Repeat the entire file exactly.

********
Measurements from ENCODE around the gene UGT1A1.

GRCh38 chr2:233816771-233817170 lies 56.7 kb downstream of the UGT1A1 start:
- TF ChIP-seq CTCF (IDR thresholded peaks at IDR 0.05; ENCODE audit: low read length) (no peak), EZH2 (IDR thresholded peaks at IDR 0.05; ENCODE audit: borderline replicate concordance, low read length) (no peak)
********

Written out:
Measurements from ENCODE around the gene UGT1A1.

GRCh38 chr2:233816771-233817170 lies 56.7 kb downstream of the UGT1A1 start:
- TF ChIP-seq CTCF (IDR thresholded peaks at IDR 0.05; ENCODE audit: low read length) (no peak), EZH2 (IDR thresholded peaks at IDR 0.05; ENCODE audit: borderline replicate concordance, low read length) (no peak)